If 𝐵𝑡’s size is K, this stage fills 𝐵𝑡 with K items in K steps. In the k-th (1 ≤ k K) step, we take each of the available candidate items (food, clothes, etc.) to update – using the first demand estimation algorithm – the user’s demand state ℎ𝑡𝑘−1 to ℎ𝑡𝑘 respectively. Then, a corresponding numerical satisfaction score 𝑠𝑡𝑘 is calculated to quantify the degree to which a user’s demand is satisfied in such a state: 

where 𝑤𝑠 ∈ 𝑅 dim𝑑𝑖𝑚 ( ℎ𝑡𝑘 ) 𝑥1⁡ is a learnable score weight vector. 𝑠𝑡𝑘 ∈(0, 1) and a larger value indicates better satisfaction of the user’s demand. This second stage selects the candidate item that generates the maximum satisfaction score as the k-th item to be added into basket. That’s EvoDESA’s recommendation!

The fluctuating demands of recommending: EvoDESA’s place in all that

The stranger that John bumped into may peer into his trolley, notice he got cornflakes already and guess, using basket complementarity-triggered automacy (again, the brief post [2] elaborates more), John’s heading next to the milk aisle. Or the other way around. An algorithm may use the same strategy to show John certain products under the “frequently bought together” heading. Notice, however, in case an algorithm had been tracking John, summarizing his previous trips, we can paint a profile for John and make inferences based on his specific – probably idiosyncratic – buying habits. We can see how John is quite loyal to milk, cornflakes, bread and butter, buying some of these on almost every trip. Also, maybe lately, he has been developing a weakness for organic foods. These items are gradually becoming compatible with John. Having such a detailed history on John would not be easy, though. We need to solicit help either from one of his friends (the first scenario we were discussing towards the beginning) or an algorithm that had been tracking John. We settle, frequently, for a compromise, with some receipts from returning customers, others from fresh ones. And good recommendations work on this three-pronged (complementarity-compatibility-loyalty) system (Wan et al. (2018) is a stunning resource with certain machine learning tools) offering both blanket recommendations for typical buyers and also tailored ones targeted to specific people. It is the last two of these jobs that EvoDESA, through highlighting the disjunct between two neighboring baskets – the influencer and the influenced, helps us tackle.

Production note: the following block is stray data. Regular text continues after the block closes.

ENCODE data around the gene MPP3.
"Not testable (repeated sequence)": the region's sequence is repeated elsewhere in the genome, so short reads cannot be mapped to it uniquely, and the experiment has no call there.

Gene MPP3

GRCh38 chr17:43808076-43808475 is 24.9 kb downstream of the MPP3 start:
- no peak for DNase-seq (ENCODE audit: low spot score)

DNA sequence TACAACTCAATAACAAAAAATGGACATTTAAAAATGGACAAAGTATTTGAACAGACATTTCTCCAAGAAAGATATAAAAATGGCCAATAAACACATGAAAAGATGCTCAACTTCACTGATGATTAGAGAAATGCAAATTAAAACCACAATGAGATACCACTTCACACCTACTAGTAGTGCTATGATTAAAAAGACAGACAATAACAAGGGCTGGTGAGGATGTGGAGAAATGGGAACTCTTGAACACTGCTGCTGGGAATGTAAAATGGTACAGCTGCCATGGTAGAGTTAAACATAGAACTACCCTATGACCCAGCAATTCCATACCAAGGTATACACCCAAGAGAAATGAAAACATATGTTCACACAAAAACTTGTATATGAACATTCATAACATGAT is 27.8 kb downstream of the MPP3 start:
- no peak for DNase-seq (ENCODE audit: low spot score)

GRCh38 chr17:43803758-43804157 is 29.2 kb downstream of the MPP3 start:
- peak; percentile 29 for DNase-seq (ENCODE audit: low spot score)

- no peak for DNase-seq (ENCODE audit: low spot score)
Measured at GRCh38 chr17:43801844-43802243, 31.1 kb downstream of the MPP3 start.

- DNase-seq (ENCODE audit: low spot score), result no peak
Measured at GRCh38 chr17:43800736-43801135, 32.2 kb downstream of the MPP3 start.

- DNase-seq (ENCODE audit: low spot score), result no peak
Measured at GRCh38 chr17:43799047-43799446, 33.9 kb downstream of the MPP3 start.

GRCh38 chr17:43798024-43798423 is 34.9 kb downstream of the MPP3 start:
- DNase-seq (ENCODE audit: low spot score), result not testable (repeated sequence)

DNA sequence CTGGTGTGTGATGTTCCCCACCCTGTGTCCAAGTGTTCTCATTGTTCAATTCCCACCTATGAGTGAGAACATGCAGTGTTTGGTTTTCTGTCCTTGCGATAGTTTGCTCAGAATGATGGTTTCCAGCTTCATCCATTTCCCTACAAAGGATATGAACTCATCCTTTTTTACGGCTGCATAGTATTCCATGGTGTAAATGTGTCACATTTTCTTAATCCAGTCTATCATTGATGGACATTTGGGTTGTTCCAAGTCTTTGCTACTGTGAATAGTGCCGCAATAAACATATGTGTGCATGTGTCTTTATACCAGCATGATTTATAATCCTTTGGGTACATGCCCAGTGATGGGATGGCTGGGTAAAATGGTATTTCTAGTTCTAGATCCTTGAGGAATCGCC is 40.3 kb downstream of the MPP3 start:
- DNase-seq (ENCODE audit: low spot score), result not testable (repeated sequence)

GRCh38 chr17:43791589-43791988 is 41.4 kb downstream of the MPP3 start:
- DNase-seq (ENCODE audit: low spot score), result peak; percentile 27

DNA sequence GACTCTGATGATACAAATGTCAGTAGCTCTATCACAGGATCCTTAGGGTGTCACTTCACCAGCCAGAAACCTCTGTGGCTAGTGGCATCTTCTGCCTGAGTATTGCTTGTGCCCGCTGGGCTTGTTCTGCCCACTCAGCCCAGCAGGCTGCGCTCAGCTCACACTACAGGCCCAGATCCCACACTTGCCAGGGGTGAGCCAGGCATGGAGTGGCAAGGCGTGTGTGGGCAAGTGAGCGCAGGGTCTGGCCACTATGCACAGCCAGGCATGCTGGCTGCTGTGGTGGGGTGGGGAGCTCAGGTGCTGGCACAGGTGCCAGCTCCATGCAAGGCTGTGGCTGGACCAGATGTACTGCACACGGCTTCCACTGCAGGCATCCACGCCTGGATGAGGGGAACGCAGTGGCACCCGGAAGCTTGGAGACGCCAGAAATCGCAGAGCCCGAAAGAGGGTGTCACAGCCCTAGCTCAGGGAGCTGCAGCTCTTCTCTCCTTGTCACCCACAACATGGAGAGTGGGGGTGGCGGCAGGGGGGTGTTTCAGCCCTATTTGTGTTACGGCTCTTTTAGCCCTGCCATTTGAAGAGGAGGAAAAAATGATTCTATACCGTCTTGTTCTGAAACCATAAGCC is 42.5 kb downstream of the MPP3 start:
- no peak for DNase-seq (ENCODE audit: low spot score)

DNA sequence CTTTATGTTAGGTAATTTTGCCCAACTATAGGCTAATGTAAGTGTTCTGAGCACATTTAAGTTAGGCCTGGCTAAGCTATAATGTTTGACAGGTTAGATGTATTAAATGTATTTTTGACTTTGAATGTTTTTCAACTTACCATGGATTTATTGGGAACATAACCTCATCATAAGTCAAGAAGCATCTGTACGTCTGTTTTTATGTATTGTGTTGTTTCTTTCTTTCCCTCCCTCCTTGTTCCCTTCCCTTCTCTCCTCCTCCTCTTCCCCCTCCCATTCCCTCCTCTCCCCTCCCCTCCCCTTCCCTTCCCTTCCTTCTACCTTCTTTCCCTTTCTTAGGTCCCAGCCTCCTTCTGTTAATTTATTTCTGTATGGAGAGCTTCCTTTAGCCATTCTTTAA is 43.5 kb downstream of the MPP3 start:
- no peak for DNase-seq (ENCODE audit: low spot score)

In conclusion

A large part of the world we inhabit, the economy we form, functions through enticements. Whether we know it or not, whether we like it or not, as our society becomes increasingly connected, we mainly shuttle between recommendations. From algorithms, from friends, from our past experiences. You reading this very piece, after all, could be the effect of a recommendation. You may have been nudged to this through keyword-matching, because of your reading habits, because of another similar one you read. Whatever the intention behind these recommendations – be it persuading you to buy one more item, be it genuinely reminding you of a related product you may have forgotten while grocery-shopping, the key difficulty is in knowing which items are functionally or thematically entangled. How your need for a certain item varies with the passage of time, with the presence of some others in your basket. The authors deliver an answer, and, for its generalization, a firm blueprint. The item that maximizes your estimated demand satisfaction is the one to suggest.

Every time we gravitate towards a shiny distraction, every instant we give in to gratuitous buying advice, every moment we are unable to stay unswayed may remain witness to EvoDESA’s deft devotion to our downfall. Here’s to great recommending!


[1] Wang. S., et al. (2022). “Modeling User Demand Evolution for Next-basket Prediction,” in IEEE Transactions on Knowledge and Data Engineering, doi: 10.1109/TKDE.2022.3231018.

[2] Bhaduri, M. (2023). “Using ‘basket complementarity’ to make product recommendations.” Real World Data Science, March 2, 2023. https://realworlddatascience.net/ideas/datasciencebites/posts/2023/03/02/basket-complementarity.html

[3] Wan, M., Wang, D., Liu, J., Bennett, P.N., McAuley, J. (2018). “Representing and recommending shopping baskets with complementarity, compatibility, and loyalty”. https://cseweb.ucsd.edu/~jmcauley/pdfs/cikm18a.pdf